A systematic review with meta‑analysis of the diagnostic test accuracy of pedicle screw electrical stimulation

European Spine Journal (2022) 31:1599–1610

Purpose To provide a systematic review with meta-analysis providing evidence of the current diagnostic test accuracy (DTA) of pedicle screw electrical stimulation.

Methods A systematic database search on PubMed, Scopus and Web of Science was performed according to the PRISMADTA guidelines, and eligibility criteria applied to reduce the results to: (1) only journal articles reporting electrical stimulation of the pedicle screw head, (2) screw position confirmation by imaging techniques, and (3) enough information allowing the calculation of a 2 × 2 contingency table. Sample characteristics, image confirmation method, electrical current threshold and stimulation results were retrieved and analyzed using according to appropriate DTA analysis methods, and allowing the calculation of specificity, sensitivity for pedicle screws insertion at the lumbar and thoracic levels.

Results Lumbar screw stimulation presents a higher sensitivity (0.586 [0.336, 0.798] and specificity (0.984 [0.958, 0.994]) than thoracic screws (sensitivity: 0.270 [0.096; 0.562]; specificity: 0.958 [0.931, 0.975]). The same is observed in terms of the diagnostic odds ratio for lumbar (88.32 [32.136, 242.962]) and thoracic (8.460 [2.139, 33.469]) levels. When performing a sub-group analysis, it is possible to divide the lumbar stimulation threshold as 8 and 10–12 mA, and the thoracic threshold as 6 and 9–12 mA. A threshold of 8 mA at the lumbar level provides higher sensitivity and specificity. Increasing the threshold results in higher specificity but not sensitivity. In fact, at the range of 10–12 mA, the diagnostic validity is too low to confer this technique any robust diagnostic validity. Similarly, at the thoracic level, lower threshold currents are associated with increased sensitivity, but their diagnostic validity is very low.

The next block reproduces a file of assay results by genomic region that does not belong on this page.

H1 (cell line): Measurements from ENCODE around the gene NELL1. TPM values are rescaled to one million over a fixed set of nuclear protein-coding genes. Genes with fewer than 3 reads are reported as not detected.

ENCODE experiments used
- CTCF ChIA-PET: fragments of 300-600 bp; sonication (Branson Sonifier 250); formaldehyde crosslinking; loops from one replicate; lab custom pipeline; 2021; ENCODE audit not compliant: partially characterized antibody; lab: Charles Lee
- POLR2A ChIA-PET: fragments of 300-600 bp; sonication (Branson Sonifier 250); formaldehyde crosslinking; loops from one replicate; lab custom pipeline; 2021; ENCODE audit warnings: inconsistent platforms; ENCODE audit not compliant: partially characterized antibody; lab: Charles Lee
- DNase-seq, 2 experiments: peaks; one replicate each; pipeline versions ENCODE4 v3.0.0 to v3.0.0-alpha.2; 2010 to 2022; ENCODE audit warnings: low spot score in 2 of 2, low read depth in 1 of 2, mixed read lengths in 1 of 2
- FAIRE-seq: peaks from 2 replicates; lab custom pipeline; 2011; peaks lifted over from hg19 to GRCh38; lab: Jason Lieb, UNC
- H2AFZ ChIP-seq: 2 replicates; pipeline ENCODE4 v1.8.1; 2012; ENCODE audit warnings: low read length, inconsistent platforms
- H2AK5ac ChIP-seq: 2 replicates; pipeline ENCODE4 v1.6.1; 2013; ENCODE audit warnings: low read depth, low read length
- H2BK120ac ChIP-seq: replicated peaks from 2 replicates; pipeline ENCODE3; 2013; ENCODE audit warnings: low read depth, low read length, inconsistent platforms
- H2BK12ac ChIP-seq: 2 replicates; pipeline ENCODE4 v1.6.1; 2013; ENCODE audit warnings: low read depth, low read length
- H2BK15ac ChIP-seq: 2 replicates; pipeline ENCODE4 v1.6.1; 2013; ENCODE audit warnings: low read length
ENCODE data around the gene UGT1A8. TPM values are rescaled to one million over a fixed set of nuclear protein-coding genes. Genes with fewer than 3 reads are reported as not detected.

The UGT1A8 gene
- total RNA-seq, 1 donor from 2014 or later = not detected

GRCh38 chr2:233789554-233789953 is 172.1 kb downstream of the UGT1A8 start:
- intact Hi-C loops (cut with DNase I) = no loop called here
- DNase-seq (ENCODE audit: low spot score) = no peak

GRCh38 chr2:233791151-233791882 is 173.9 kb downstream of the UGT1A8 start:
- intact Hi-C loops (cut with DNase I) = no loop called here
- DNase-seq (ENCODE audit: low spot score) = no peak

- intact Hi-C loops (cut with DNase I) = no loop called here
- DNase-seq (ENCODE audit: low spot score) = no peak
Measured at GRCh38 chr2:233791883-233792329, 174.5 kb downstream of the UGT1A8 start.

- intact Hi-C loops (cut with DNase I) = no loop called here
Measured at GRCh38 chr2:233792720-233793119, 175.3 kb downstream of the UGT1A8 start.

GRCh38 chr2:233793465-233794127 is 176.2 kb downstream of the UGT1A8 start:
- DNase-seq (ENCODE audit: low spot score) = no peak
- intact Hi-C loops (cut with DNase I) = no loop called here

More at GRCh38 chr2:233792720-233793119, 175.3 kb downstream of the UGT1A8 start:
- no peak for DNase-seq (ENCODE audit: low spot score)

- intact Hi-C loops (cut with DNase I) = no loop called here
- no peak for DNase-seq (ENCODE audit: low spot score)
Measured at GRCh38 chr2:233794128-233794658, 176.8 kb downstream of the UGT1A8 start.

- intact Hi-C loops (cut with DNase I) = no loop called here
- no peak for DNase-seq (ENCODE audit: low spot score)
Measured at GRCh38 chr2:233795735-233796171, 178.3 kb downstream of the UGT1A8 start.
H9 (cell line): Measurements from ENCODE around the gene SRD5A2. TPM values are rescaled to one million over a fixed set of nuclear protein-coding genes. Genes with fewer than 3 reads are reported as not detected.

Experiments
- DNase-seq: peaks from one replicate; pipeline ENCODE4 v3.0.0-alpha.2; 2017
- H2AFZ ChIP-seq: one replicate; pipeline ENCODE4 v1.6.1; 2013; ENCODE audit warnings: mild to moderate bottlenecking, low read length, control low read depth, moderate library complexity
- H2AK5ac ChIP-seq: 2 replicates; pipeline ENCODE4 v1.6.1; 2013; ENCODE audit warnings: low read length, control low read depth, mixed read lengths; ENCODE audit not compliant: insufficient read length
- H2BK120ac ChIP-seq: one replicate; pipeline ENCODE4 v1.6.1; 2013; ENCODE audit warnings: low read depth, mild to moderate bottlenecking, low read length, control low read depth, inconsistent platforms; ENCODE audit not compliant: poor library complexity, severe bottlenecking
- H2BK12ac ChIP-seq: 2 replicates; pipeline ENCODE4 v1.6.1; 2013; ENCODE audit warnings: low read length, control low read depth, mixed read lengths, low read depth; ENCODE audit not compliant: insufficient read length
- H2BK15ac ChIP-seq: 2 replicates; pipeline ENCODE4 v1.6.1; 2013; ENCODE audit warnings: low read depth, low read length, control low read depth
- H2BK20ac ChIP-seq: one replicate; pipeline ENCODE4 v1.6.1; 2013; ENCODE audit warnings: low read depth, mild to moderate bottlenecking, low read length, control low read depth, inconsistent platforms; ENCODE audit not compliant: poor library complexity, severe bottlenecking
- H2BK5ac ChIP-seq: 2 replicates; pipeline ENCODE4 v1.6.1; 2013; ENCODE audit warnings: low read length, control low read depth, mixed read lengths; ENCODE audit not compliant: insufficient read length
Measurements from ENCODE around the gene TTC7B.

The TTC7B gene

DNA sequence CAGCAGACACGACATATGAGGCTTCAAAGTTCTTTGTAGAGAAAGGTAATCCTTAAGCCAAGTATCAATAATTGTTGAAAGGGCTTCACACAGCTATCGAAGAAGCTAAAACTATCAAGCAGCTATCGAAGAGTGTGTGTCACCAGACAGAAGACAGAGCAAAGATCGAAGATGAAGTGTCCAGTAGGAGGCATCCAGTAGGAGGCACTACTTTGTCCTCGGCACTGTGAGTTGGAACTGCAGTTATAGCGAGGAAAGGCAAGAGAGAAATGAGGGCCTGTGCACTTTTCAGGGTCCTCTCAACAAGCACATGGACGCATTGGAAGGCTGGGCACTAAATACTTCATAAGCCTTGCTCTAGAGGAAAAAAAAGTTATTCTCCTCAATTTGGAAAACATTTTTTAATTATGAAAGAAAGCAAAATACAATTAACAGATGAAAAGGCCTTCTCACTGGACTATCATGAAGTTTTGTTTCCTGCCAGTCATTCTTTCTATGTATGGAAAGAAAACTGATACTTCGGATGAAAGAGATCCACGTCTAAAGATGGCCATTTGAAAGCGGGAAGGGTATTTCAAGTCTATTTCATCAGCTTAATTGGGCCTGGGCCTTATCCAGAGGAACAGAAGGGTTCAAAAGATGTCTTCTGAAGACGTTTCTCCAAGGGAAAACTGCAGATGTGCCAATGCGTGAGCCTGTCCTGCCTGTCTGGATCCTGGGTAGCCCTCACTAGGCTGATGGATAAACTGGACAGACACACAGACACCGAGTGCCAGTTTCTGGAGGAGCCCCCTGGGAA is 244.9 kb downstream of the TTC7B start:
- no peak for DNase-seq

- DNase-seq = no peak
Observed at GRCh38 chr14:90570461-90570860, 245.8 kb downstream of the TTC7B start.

Conclusion Electrical stimulation of the pedicle screw can be used as an adequate diagnostic capability at the lumbar level with a threshold of 8 mA. However, thoracic stimulation is currently not reliable, with very low sensitivity and diagnostic validity at 6 mA or higher.